Small is Big and Big is Fast
turbotodd 100000388Y Visits (1943)
It's been many moons since I flew in a Beechcraft, and yet words can hardly describe the feeling of the wind dropping out from under those wings and, subsequently, feeling the plane, and one's stomach, drop with it. Calgon, take me away.
But thus far, the busy week of busy beaver business travel has been worth the hassle. Let me start at the end and work my way back to the beginning.
If you read this blog back in March, you remember that I spoke highly of my experiences at SXSW Interactive in my hometown of Austin, where I had the opportunity to hear from the founders of 37signals. This morning, the Chicago Web 2.0 "skinny software" stalwarts make news with an apparent private equity investment by Jeff "Amazon" Bezos in the company.
While this may seem contrary to the formerly stated 37Signals' approach to business -- at SXSW they explained "Why take money if you don't have to?...Get a server and some friends and go to town" -- apparently Bezos was too good a friend to pass up.
I suppose this deal makes big the new small...just as 40 is the new 20. (Jason and team, I'll be happy to turn you guys on to one of our server salespeople to spend some of that cash infusion from Mr. Bezos).
Could Somebody Please Pass the Water?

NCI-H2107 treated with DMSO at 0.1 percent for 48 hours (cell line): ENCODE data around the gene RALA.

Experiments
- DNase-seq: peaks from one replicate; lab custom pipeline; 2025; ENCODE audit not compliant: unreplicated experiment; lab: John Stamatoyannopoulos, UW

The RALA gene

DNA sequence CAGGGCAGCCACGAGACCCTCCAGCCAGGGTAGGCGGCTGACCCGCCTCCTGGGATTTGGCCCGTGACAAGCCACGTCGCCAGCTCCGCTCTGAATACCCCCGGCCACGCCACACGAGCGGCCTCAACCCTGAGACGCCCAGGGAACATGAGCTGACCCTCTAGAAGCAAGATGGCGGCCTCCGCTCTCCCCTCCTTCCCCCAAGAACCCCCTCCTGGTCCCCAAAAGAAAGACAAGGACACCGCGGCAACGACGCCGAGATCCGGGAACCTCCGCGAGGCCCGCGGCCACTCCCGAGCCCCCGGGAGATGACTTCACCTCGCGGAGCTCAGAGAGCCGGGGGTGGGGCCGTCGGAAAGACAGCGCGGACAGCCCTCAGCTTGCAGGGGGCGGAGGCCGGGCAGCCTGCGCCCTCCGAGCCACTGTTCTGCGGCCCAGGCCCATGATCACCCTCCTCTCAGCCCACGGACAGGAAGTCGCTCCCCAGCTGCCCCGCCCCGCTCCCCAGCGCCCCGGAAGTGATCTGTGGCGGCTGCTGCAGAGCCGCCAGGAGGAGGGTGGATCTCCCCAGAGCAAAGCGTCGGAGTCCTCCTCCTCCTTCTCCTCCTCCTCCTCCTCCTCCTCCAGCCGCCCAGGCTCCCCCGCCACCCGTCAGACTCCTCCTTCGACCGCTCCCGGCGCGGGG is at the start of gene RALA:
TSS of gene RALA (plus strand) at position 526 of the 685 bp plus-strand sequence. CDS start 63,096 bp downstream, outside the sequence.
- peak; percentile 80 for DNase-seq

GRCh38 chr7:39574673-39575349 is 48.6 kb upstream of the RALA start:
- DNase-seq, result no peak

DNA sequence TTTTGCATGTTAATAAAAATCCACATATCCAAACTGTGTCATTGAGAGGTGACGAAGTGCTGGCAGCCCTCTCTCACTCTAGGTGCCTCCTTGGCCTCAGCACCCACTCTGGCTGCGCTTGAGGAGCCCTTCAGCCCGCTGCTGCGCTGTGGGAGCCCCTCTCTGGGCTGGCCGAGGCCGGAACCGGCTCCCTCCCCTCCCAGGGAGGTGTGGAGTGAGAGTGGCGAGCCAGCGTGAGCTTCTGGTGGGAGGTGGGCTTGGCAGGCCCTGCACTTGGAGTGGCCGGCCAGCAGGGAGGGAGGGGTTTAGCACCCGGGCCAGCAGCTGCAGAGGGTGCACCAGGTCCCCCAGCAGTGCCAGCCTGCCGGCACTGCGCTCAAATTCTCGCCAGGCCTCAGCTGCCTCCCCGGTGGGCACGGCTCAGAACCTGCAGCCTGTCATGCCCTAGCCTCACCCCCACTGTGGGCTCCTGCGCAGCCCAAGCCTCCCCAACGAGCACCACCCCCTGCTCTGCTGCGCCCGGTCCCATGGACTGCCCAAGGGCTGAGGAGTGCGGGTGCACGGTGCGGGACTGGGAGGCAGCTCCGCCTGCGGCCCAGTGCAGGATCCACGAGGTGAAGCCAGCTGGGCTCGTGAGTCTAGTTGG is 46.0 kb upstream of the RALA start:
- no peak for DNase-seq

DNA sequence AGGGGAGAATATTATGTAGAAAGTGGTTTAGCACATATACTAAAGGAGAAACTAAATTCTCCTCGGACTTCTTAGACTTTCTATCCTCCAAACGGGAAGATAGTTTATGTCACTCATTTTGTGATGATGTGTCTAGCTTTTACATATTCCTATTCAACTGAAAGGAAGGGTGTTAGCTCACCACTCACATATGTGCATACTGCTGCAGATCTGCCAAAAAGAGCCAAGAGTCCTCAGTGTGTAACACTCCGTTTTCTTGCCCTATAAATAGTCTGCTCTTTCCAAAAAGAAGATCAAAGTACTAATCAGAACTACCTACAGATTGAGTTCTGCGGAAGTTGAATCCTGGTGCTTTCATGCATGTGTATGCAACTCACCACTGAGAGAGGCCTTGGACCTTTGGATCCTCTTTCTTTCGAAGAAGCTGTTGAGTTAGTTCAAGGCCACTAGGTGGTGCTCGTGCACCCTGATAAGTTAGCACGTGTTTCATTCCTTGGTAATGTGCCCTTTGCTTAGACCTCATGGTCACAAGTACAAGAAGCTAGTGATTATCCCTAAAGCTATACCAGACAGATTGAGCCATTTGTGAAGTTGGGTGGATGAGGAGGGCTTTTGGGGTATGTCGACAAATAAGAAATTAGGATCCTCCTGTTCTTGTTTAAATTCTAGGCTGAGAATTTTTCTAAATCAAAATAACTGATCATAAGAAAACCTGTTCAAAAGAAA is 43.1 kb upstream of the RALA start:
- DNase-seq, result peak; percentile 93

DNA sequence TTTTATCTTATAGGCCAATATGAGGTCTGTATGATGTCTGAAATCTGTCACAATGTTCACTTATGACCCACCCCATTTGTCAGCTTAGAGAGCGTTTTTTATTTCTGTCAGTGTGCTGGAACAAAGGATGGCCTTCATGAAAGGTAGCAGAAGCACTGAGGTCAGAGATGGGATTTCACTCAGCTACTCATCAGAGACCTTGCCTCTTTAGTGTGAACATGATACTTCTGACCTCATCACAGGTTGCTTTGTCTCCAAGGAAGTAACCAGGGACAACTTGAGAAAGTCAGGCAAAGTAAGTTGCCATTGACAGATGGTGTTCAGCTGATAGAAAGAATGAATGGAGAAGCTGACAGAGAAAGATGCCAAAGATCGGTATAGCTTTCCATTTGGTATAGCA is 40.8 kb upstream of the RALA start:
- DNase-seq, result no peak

Meanwhile, back in Boston, I had the occasion to visit some old and good friends from our Cambridge-based Internet Technology team (Sean and Chet, muchas gracias for last night's Net Client assist -- I'll never quite look at IP trace routing the same again), and even took in a few pints of...really good water. I highly recommend the water at the Cambridge Brewing Company.
Now that we've solved the intricacies of collaborative filtering as it relates to social tagging intersecting with the power of ranking personal referrals, I think we need to package up our new team and sell ourselves to Bezos as well. With IBM earning a patent commission, of course. Who knows, we might even end up inside the "Amazon Fishbowl with Bill Maher"!
Now, despite the wonderful meetings I had with my team, most of whom work remotely, the technological highlight of the journey was the opportunity I had to meet Blue Gene.
Actually, Blue Gene is more of a concept and research project than a single computer, but like DNA, the concept -- and hence, the computers -- have replicated and recombined to form numerous instantiations. With a peak speed of 360 Teraflops (as in trillions of calculations per second), Blue Gene systems occupy the #1 and #2 positions in the TOP500 (a list of the sites operating the 500 most powerful computer systems in the world.)
While in Cambridge, one of my colleagues had occasion to power up the Blue Gene ...and, well, speaking of 500s, the rush of air was like sticking one's head over the finish line at Indy -- I could sure use one of those back in Austin to speed up my PowerPointiness!
If you'd like to learn more about Blue Gene, feel free to cruise on over and read the detailed entry in Wikipedia. Just please be careful to keep your head inside the browser at all times....Oh, and if you don't blink, you just might catch a glimpse of the blue checkered flag.
As for me, seeing as I couldn't socially engineer my way into Fenway, I'm off to a communications love-in here in Somers before taking in the Astros and Mets at Shea in celebration of my turning the new 20 tomorrow.
The way I figure it, being a native Texan and a onetime New Yorker, I simply can't lose.